About Ingredient (Cordyceps)
- Origin of Cordyceps
- With the mysterious meaning of “inseats in winter and grass in summer,” cordyceps is known as a medicinal mushroom, one of the three best medicine along with ginseng and deer antlers in the East including China. Known as the secret medicine that brought youth and long lives to Emperor Qin Shi Huang and Queen Yang, cordyceps is also famous for the stories that it contributed to the world record of Chinese athletes at the 1994 Asian Games held in Hiroshima and that Deung Xiaoping, who passed away at the age of 94, enjoyed eating cordyceps in duck dishes.
- Cordyceps Introduced in Ancient Chinese Books
The efficacy of cordyceps has been listed in many medical books in the East.
First in 1082, Jeung-nyu-bon-cho (證類本草) and 15th century medical book Mo-ro-bo-go
In 1751, Bon-cho-jong-shin (本草從新), Yak-seong-go (藥性考) and Bon-cho-gang-mok-seub-yu (本草綱目拾遺)
In 1727, western medical book Science Academy and modern medical book Natural Medicine Dictionary
- Cordyceps currently is health functional food more renown than Korean ginseng in Japan and China and has recognized for its priceless value since the ancient times as people say “The best medicine is ginseng in the mountain, sea cucumber in the sea, and cordyceps in the earth. A Chinese medical book in Qiny dynasty, Bon-cho-jong-shin (本草從新), reads “Cordyceps protects lungs, strengths kidney, stops bleeding, alleviates congestion, and relieves cough.” And it is also mentioned in Japanese books, Bon-cho-seo (本草書) and Bon-cho-kang-mok (本草綱目).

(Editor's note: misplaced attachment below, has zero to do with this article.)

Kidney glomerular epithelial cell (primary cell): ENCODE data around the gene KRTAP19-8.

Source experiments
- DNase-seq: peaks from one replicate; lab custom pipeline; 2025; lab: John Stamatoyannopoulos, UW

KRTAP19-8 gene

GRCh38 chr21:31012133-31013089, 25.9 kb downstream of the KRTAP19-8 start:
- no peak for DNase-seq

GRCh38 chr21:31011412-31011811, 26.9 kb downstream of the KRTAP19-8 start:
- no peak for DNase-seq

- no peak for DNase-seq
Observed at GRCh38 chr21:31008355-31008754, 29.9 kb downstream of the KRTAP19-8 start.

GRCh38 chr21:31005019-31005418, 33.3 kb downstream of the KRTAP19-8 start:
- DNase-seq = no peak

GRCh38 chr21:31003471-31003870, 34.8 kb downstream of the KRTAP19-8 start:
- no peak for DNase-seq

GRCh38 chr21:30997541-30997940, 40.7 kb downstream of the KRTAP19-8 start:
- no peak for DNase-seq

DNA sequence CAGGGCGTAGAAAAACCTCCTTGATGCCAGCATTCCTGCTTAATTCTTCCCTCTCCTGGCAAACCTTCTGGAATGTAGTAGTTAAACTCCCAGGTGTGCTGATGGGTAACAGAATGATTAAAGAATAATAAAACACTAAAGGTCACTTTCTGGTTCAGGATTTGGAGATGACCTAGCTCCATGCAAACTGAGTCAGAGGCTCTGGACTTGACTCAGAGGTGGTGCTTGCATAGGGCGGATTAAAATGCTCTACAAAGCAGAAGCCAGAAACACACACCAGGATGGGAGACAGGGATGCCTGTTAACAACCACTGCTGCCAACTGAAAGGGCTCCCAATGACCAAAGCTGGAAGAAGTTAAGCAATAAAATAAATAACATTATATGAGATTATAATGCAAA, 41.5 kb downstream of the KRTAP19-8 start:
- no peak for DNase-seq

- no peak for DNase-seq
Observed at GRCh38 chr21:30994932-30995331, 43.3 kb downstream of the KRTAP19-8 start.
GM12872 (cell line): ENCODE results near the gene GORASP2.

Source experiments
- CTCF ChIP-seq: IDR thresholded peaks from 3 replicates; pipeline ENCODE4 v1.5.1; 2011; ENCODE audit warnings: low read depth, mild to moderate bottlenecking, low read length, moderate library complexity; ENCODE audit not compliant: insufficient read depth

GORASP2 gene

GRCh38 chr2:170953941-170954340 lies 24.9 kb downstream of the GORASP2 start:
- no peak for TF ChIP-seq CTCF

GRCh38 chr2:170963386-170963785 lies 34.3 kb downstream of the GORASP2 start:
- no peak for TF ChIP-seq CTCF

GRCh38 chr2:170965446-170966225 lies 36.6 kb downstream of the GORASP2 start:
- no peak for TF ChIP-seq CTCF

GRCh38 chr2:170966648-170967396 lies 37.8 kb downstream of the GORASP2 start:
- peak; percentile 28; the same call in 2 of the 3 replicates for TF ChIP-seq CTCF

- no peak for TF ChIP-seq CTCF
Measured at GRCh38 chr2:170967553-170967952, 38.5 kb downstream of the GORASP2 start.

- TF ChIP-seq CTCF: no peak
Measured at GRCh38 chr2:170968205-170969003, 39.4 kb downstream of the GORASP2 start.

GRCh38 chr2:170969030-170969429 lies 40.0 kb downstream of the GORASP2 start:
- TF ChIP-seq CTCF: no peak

- Recent studies conducted in Korea and other countries has reported that cordyceps contains various beneficial bioactive substances and pharmacology studies proved that its efficacy in strengthening immune systems and improving liver function and blood flow as well as its anti-inflammatory, anticancer, anti-aging, anti-atopy and anti-viral effects.